Emily Hatsigeorgiou has made her mark on the local automotive scene, and is now being recognized nationally for her work.
The Washtenaw Community College Automotive Services Technology student was recently featured by a pair of Detroit media outlets who were interested in how programs in the college’s Advanced Transportation Center shaped her career path, and how the 26-year-old landed a full-time job at a Big Three auto manufacturer following her summer internship.
Now, she has received the Cooperative Education & Internship Association (CEIA) Two-Year Student Achievement Award. The honor goes to “an outstanding student enrolled in a two-year degree program” within the nation.
“It makes me feel good,” Hatsigeorgiou said of receiving the award. “To know that I’ve been recognized for my hard work and for doing something not a lot of women do is exciting, and it feels good to be recognized.”
Hatsigeorgiou’s three-month internship at the General Motors Proving Grounds in Milford, working as a hydraulic sled technician in the Vehicle Safety and Crashworthiness department, caught the attention of the CEIA’s search committee.
That internship experience led to a job offer from GM, which she accepted. Hatsigeorgiou will start the technician position after graduating in May.
The “intern of the year” label afforded her the opportunity to celebrate the distinction at CEIA’s annual conference in South Carolina this month. She delivered a short speech, and received a plaque and cash prize.
Hatsigeorgiou received additional accolades from WCC President Dr. Rose B. Bellanca and Dean of Advanced Technologies & Public Service Careers Brandon Tucker at the March 27 Board of Trustees meeting.
In introducting Hatsigeorgiou to the board, Tucker called her “a superstar student.”
Barbara Hauswirth, Washtenaw Community College’s experiential learning coordinator, nominated Hatsigeorgiou for the award.
“Emily seemed like a natural choice for the award,” Hauswirth said. “Not only does she represent women well in a predominantly male field, but she also has the attitude and drive to stand out from the crowd. She is eternally upbeat and optimistic, and willing to push herself to succeed despite the obstacles.”
Hauswirth added that Hatsigeorgiou “not only represented herself well on the internship, she has returned to campus and has become a champion to other students about the importance of an internship experience.”
Hatsigeorgiou is one of the many success stories that have evolved while attending WCC.
After a divorce, the mother of two restarted her life and ended a near decade-long career in the retail industry.
The Howell resident took note of her father’s positive attitude toward his lifelong career in the automotive industry and decided to follow suit to build a stable and rewarding career.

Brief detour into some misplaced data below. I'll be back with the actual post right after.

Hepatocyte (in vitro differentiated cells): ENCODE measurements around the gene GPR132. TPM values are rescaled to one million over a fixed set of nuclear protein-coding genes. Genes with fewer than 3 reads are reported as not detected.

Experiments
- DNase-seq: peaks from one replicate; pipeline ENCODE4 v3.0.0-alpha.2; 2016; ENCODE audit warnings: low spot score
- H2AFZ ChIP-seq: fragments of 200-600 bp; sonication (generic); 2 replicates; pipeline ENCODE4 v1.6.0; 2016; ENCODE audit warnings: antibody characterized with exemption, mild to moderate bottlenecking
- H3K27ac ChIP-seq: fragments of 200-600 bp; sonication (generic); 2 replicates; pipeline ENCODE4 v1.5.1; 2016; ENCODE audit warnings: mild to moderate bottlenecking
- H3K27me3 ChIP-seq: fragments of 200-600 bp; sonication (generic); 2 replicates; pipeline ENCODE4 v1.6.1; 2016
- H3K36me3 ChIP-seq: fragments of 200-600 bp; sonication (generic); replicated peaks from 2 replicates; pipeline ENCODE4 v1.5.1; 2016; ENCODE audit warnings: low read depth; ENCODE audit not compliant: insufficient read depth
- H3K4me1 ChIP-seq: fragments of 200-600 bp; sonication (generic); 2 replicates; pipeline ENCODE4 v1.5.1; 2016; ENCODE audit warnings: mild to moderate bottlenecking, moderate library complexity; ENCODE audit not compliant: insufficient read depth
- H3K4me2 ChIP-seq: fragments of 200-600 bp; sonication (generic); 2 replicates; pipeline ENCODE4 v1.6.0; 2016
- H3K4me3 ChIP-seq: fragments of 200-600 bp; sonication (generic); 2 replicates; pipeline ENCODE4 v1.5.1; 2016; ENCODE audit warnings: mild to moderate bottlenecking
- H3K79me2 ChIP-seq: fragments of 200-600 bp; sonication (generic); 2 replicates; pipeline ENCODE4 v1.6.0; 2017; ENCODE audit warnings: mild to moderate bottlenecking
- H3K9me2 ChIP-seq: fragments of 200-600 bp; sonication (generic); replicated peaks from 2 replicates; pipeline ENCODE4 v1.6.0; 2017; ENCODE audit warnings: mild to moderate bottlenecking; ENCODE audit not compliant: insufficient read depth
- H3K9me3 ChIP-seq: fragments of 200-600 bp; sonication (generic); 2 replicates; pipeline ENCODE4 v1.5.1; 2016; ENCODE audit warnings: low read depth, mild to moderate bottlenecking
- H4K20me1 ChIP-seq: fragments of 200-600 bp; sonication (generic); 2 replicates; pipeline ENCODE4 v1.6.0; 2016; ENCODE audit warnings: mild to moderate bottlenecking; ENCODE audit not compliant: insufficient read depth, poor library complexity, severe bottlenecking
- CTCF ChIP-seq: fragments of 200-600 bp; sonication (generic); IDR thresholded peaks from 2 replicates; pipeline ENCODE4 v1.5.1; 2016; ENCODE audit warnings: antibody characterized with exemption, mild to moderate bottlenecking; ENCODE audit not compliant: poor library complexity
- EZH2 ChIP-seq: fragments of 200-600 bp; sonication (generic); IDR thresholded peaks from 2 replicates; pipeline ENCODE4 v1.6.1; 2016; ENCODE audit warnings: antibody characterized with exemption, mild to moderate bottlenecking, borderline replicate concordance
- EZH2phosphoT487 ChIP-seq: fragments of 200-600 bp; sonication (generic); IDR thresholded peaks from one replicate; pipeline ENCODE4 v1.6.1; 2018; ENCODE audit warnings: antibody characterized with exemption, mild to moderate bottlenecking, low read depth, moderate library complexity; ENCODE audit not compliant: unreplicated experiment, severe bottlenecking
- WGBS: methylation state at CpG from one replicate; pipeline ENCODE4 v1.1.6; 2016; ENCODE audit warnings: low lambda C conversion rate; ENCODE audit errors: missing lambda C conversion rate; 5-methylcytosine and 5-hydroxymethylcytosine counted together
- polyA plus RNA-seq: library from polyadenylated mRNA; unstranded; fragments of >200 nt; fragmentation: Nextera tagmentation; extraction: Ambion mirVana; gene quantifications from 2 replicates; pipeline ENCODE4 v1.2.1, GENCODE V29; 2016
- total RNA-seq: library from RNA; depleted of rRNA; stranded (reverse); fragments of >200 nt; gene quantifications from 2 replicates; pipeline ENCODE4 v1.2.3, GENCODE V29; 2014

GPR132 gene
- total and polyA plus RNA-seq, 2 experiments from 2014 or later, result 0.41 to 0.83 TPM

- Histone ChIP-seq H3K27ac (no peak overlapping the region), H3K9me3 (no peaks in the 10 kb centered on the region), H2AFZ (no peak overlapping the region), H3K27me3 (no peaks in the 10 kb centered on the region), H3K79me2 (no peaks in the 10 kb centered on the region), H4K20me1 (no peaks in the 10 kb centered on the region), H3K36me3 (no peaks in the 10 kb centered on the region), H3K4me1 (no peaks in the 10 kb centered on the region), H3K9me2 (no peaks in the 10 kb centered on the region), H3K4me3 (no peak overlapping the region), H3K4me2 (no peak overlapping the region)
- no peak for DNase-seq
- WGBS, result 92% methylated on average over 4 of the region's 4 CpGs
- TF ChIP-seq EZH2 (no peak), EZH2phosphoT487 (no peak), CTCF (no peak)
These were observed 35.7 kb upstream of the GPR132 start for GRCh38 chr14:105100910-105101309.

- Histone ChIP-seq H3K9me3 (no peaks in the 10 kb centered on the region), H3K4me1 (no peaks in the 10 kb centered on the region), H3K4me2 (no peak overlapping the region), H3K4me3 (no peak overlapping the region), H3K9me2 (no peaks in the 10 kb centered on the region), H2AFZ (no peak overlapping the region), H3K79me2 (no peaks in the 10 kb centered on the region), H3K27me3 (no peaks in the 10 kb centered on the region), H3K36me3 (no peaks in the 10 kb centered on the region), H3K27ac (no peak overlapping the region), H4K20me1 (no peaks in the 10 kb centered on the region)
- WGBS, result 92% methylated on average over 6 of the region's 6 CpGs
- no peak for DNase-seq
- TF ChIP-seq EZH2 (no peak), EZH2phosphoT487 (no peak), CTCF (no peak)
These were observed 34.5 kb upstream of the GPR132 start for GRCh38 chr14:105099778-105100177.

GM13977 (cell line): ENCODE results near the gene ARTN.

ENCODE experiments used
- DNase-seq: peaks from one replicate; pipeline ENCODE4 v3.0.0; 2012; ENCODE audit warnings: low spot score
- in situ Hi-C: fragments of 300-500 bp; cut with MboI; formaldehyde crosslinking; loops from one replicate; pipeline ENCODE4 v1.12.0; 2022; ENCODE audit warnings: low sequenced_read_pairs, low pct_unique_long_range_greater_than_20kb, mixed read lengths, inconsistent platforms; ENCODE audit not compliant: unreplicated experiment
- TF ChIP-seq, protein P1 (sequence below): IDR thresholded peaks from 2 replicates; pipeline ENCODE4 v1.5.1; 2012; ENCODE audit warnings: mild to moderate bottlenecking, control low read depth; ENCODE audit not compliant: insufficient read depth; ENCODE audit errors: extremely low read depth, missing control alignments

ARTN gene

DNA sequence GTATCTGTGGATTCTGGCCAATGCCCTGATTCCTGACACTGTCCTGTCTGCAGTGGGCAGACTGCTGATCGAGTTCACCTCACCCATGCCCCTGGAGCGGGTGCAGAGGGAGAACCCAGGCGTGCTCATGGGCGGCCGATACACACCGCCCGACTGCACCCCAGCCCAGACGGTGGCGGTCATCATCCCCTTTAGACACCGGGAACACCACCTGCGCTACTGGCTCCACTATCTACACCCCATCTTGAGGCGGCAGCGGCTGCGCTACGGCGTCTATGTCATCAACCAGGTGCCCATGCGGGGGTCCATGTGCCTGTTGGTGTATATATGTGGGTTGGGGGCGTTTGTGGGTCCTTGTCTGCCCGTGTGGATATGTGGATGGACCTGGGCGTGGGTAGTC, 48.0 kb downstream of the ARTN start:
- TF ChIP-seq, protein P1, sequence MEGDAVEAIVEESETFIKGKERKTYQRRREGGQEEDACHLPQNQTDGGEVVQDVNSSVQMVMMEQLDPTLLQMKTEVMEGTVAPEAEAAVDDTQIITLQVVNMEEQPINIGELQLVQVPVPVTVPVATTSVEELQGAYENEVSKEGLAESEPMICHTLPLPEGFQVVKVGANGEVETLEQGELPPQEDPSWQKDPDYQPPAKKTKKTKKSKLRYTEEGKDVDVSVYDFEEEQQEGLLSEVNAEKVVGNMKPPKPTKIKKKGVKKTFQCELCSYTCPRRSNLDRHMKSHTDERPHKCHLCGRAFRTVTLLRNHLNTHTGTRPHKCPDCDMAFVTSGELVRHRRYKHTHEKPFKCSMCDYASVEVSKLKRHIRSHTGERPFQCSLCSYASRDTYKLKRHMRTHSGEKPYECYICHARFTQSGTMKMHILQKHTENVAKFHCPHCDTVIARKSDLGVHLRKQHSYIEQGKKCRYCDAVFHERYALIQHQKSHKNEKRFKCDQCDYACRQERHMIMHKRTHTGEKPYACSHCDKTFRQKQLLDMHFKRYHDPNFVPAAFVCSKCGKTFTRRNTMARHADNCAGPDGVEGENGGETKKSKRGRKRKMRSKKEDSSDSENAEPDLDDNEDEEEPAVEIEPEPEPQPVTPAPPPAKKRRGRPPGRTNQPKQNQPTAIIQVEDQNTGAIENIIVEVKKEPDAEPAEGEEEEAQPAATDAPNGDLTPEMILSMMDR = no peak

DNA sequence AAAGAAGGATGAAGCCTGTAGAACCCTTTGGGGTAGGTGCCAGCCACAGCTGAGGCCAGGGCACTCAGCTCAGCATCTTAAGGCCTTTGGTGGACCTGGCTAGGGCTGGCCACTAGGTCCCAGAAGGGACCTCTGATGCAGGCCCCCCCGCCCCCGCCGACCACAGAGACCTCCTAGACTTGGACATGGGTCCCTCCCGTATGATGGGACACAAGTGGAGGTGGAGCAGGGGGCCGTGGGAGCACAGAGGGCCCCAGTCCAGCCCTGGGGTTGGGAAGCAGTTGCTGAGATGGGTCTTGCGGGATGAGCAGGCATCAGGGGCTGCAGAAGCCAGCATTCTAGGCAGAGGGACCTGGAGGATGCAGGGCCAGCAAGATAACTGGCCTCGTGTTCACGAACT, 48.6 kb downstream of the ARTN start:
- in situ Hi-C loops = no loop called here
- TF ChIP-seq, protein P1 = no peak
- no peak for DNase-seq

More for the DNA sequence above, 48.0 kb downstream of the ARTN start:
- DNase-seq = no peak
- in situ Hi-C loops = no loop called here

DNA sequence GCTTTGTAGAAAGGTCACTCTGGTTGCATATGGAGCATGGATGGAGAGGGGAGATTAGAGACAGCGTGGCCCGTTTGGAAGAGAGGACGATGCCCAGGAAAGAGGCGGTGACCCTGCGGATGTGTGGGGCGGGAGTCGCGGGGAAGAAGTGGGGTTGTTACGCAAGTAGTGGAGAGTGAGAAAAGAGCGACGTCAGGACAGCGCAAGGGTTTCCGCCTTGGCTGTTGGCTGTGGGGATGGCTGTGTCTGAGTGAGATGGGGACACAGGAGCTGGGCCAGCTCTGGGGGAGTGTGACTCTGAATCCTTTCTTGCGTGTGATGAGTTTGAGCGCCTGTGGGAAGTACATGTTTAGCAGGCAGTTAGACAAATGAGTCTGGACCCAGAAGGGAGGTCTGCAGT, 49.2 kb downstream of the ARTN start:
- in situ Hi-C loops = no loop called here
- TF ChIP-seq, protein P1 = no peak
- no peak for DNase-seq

The knowledge and experience of Washtenaw Community College’s instructors was a large selling point for Hatsigeorgiou to attend the college, plus its excellent reputation her father relayed to her.
Hatsigeorgiou’s stay at WCC is coming to a close — for now. She graduates in May, but will return in the fall for the pre-engineering transfer program while simultaneously working her full-time job.
“Attending Washtenaw Community College was close to being the best decision I ever made in my life,” she said. “It opened countless doors and opportunities and it started me on the path I’ve wanted to take for a long time.
WCC student wins $120,000 transfer scholarship
Washtenaw Community College student Maria “Paula” Salazar is one of 47 students nationwide — and the only from Michigan — to earn the highly-selective Jack Kent Cooke Foundation Undergraduate Transfer Scholarship.
The scholarship awards up to $40,000 annually for three years to the nation’s top community college students seeking to complete a bachelor’s degree.
Upon completion of the liberal arts transfer program at WCC, she will be the first female in her family to pursue a bachelor’s degree.
Her Dexter-based host family and church pastor joined select college staff on April 10 to celebrate the award that left the 21-year-old in awe. Salazar’s family lives in Central America.
“I think (the scholarship) means something way beyond what I can understand,” Salazar said.
“It is the beginning of an academic journey to prepare me and empower me to change a lot of things in Central America.”
Salazar has been accepted to the University of Michigan but is awaiting word from several Ivy League schools, including Princeton and Yale.
Wherever Salazar ends up in the fall, she will study international affairs to prepare her to combat poverty and crime in Central America, she said.
Instructor wins national award
Tom Penird, instructor and chair of WCC’s Industrial Technology Department, was among the inaugural recipients of the Dale P. Parnell Distinguished Faculty designation from the American Association of Community Colleges.
The award honors select faculty across the country that demonstrate a passion for students, support them inside and outside the classroom, and go above and beyond to ensure their success.
Hired as a part-time instructor in 1992, Penird became full-time faculty in 2000. He oversees the college’s Advanced Manufacturing Advisory Committee and led the Industrial Technology department to renowned certification as a HAAS Education Center.
Dental Assisting graduate honored
The scholarship is awarded annually to dental assistants with a strong commitment to career growth and lifelong learning.
Jongsma completed WCC’s Pathway II Dental Assistant certificate program, an advanced standing option for dental assistants with two or more years of experience who want to become a state-licensed Registered Dental Assistant.
“I greatly appreciate the dental assisting instructors at WCC. They were exceptional in their teaching and it was a pleasure to learn from them,” said Jongsma